This book uncovers Kant s hidden theory of cosmopolitan education within the framework of his overall practical philosophy. The Kant brought out here turns out to be very different from current mainstream appropriations, which erroneously consider him one of the founding fathers of the new cosmopolitanism. Kant s Embedded Cosmopolitanism is a valuable source for students of political philosophy, cosmopolitanism, and Kant s ethics.".
This innovative study focuses on the Kantian theory of international relations, a subject which has frequently been either ignored or misunderstood. Kant was criticized by contemporaries who asserted that his political ideas were idealistic and impractical. He countered this accusation by evolving a political philosophy which formed a link between the theoretical doctrine of pure law and the actualities of the real world. The author argues that Kant’s theory of international relations can be read as an attempt to bring reason (...) and history together. Kant tries to apply the a priori principles of reason to history in general, and to the political conditions of the late eighteenth century in particular, and this volume examines the way in which he attempts to mediate between theory and practice. In this stimulating and lucid work, Cavallar provides one of the first comprehensive examinations in English of Kant’s theory of international right. (shrink)
The goal of this essay is to analyse the influence of Johann Bernhard Basedow and Rousseau on Kant’s cosmopolitanism and concept of cosmopolitan education. It argues that both Basedow and Kant defined cosmopolitan education as non-denominational moral formation or Bildung, encompassing—in different forms—a thin version of moral religion following the core tenets of Christianity. Kant’s encounter with Basedow and the Philanthropinum in Dessau helps to understand the development of Kant’s concept of cosmopolitanism and educational theory ‘in weltbürgerlicher Absicht’. Rousseau’s role (...) is more complex: he clearly influenced Kant; he is usually considered a precursor of modern nationalism and national education; and recent studies have stressed the cosmopolitan dimension of his educational programme. I claim that the dilemma of education according to Rousseau is that one has to choose between education of homme or education of citoyen, and that there is no way to avoid or go beyond this stark alternative. Kant’s reinterpretation of Rousseau is favourable and creative and has found many followers up to the present, but is misleading, as he ignores the dilemma and imposes his own conception of cosmopolitanism, of cosmopolitan education and of (possible) progress in history on Rousseau while claiming that this was actually Rousseau’s message. (shrink)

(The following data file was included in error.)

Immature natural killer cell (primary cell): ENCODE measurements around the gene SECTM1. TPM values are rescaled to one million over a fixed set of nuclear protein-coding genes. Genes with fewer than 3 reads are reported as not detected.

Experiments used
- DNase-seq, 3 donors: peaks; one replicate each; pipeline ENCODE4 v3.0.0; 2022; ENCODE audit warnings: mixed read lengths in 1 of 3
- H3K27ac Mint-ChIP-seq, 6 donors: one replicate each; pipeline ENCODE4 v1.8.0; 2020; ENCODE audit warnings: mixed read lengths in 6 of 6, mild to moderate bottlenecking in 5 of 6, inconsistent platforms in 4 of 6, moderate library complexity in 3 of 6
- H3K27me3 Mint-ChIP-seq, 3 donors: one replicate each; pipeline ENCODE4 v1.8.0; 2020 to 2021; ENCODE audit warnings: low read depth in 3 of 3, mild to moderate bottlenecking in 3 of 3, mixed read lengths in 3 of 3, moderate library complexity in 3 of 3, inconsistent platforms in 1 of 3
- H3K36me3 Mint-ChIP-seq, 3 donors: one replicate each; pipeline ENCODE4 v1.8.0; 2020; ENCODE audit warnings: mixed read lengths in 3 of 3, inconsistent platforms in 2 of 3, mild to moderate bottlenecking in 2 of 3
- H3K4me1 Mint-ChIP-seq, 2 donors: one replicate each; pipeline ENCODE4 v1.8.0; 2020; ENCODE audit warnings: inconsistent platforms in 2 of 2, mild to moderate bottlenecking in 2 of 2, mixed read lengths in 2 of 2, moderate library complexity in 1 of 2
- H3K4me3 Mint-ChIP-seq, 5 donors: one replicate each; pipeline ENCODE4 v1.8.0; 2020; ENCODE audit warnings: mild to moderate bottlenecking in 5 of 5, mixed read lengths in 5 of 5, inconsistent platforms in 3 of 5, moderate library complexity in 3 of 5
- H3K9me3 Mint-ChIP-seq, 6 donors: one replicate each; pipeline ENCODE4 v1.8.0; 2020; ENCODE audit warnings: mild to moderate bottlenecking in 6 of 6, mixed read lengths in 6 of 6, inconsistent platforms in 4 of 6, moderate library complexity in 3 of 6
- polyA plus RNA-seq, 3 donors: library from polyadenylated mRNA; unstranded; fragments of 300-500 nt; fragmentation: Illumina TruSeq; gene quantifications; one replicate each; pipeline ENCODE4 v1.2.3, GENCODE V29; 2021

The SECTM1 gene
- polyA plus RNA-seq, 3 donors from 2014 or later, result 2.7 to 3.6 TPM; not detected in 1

Interpretations of Kant usually focus on his legal or political cosmopolitanism, a cluster of ideas revolving around perpetual peace, an international organisation, the reform of international law, and what Kant has termed cosmopolitan law or the law of world citizens. In this essay, I argue that there are different cosmopolitanisms in Kant, and focus on the relationship among political, legal or juridical, moral and ethico-theological cosmopolitanisms. I claim that these form part of a comprehensive system and are fully compatible with (...) each other, given Kant’s framework. I conclude that it is not self-evident that one can pick out some elements of this greater system as if they were independent of it.Keywords: cosmopolitanism; morality; the highest good; philosophy of history; theology. (shrink)